Gun rights protesters crowd January Lake County council meeting

Gun rights protesters crowd a Lake County Council meeting in January.

CROWN POINT — The Lake County council tabled a resolution to clarify private gun range rules on Tuesday, as members of the public sparred over restrictions on recreational shooting in unincorporated areas of the county.

Introduced by Councilman Christian Jorgensen, R-St. John, the resolution asks the county plan commission to draw a distinction between private and commercial shooting ranges when it revises the zoning ordinance later this year.

County lawmakers appeared willing to take up the measure, but instead deferred a vote until their next public meeting in July. Jorgensen himself agreed to the delay, citing a request by state Sen. Rick Niemeyer, R-Lowell, for more information about the proposal.

Later Tuesday, Jorgensen said he had spoken to Niemeyer about the resolution and that the senator was supportive.

“We try to let the state-level (lawmaker) know what’s going on so he can explain it to his folks in south county, which is what this mostly affects,” Jorgensen told The Times. “And he completely agrees.”

With his resolution, Jorgensen aims to partially ease restrictions laid out in a December 2018 ordinance regulating the discharge of firearms in unincorporated Lake County. The law permits shooting ranges only on agriculturally zoned land and requires operators to obtain a special exception from the Board of Zoning Appeals.

Jorgensen argues the ordinance is overly broad because it doesn’t distinguish between commercial ranges and residents shooting on their own property. As a result, the plan commission is in the position of having to regulate both for-profit range operators and private citizens, he says.

“That wasn’t the spirit, I believe, of the ordinance when it was passed in December,” Jorgensen said at Tuesday’s council meeting.

Even if passed by the council and adopted by county planners, Jorgensen’s resolution would not automatically change the zoning ordinance. Any changes in the zoning code related to shooting ranges would then have to be approved by a majority in the council.

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As currently written, Jorgensen’s resolution leaves in place safety provisions of the December firearms ordinance. The law requires all outdoor shooting ranges, private and commercial, to be located 300 feet from the nearest residence and to have a backstop that meets state requirements.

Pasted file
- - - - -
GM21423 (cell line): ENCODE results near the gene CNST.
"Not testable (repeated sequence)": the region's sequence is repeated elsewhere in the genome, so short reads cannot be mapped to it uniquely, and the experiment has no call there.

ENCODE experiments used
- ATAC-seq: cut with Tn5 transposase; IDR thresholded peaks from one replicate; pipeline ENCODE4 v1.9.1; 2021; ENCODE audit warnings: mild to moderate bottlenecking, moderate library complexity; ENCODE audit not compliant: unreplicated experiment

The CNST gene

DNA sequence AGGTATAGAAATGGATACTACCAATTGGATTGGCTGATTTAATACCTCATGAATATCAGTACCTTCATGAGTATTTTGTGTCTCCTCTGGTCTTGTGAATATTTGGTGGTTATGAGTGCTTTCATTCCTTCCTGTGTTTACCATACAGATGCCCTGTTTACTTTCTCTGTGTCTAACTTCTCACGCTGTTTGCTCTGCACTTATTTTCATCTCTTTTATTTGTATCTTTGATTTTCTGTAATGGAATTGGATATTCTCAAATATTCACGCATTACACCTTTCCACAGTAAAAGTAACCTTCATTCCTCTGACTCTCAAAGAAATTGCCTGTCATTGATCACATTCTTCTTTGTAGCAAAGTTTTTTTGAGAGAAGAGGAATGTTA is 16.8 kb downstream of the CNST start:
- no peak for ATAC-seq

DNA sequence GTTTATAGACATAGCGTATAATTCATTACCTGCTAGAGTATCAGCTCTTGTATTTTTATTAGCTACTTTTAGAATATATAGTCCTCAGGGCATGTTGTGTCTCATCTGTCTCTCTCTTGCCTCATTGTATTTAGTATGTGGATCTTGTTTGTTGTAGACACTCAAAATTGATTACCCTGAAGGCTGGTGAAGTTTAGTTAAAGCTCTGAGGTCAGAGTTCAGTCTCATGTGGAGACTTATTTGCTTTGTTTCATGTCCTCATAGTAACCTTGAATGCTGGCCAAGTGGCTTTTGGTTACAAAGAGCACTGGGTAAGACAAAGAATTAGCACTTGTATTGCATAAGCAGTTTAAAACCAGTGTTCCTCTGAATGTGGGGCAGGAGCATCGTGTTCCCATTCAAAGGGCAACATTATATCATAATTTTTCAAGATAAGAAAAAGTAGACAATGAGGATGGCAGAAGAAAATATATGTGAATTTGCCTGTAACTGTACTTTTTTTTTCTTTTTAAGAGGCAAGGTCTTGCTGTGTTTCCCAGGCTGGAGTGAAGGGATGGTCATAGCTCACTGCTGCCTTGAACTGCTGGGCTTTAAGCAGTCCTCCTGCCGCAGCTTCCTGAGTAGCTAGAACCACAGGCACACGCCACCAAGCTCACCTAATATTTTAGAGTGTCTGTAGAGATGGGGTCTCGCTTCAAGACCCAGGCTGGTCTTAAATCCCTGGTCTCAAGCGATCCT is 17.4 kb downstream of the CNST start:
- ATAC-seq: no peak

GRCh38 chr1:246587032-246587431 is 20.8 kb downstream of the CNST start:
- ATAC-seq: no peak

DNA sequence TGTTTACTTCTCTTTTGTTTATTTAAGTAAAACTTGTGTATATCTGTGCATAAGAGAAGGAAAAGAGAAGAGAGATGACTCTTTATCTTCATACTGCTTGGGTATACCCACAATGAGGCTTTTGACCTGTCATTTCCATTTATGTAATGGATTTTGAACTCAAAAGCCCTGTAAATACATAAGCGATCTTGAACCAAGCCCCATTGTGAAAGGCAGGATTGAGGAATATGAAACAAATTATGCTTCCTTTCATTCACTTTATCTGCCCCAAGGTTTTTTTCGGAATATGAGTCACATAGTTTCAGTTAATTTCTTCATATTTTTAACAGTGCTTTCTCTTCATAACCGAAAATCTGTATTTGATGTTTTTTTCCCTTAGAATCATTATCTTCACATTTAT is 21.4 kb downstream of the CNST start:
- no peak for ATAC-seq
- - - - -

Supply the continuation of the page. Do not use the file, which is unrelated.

Jorgensen says he wants to ensure private landowners don’t have to seek a zoning exception to shoot on their own property, provided they are “observing the law.”

“That’s all that this particular resolution asks the plan commission to consider,” he told fellow council members.

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Even though the resolution doesn’t attempt to roll back safety rules, some local residents present at the meeting were wary of the effort to remove private shooting ranges from the zoning board’s jurisdiction. Hanover Township resident Sharon Pacific worried that allowing private ranges to operate without a zoning exception would encourage more reckless shooting.

“We’ve had people shooting across our property,” she said during a public comment period at the meeting.

Councilwoman Christine Cid, D-East Chicago, was sympathetic to that position, arguing that zoning exceptions are a good way to keep tabs on which landowners have been cleared to shoot on their property.

“To me, it’s good that they have to go before the board (of zoning appeals), so we know who’s shooting,” she said.

Jorgensen contends opposition to his resolution stems in part from the idea that the zoning code should be used to police reckless discharge of firearms, a criminal violation. Private shooters who violate the gun range ordinance are a matter for the Lake County Sheriff’s Department, not the plan commission, he said.

“If the sheriff isn’t enforcing the law on the books, (the residents) need to go to the sheriff’s office and ask why,” Jorgensen said. “If people are truly being reckless, that’s a sheriff issue.”

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